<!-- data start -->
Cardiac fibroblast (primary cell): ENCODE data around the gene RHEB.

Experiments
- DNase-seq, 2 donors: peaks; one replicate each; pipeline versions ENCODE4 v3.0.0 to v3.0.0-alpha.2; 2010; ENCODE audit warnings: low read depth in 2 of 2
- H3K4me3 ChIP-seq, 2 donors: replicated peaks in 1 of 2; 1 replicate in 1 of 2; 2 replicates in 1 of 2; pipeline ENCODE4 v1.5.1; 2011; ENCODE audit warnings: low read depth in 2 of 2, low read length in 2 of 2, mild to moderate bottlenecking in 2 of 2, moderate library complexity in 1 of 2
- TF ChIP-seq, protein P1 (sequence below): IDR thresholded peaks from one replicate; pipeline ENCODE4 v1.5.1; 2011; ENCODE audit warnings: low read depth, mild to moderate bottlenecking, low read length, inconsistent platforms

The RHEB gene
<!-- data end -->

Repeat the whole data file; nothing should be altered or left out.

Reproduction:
Cardiac fibroblast (primary cell): ENCODE data around the gene RHEB.

Experiments
- DNase-seq, 2 donors: peaks; one replicate each; pipeline versions ENCODE4 v3.0.0 to v3.0.0-alpha.2; 2010; ENCODE audit warnings: low read depth in 2 of 2
- H3K4me3 ChIP-seq, 2 donors: replicated peaks in 1 of 2; 1 replicate in 1 of 2; 2 replicates in 1 of 2; pipeline ENCODE4 v1.5.1; 2011; ENCODE audit warnings: low read depth in 2 of 2, low read length in 2 of 2, mild to moderate bottlenecking in 2 of 2, moderate library complexity in 1 of 2
- TF ChIP-seq, protein P1 (sequence below): IDR thresholded peaks from one replicate; pipeline ENCODE4 v1.5.1; 2011; ENCODE audit warnings: low read depth, mild to moderate bottlenecking, low read length, inconsistent platforms

The RHEB gene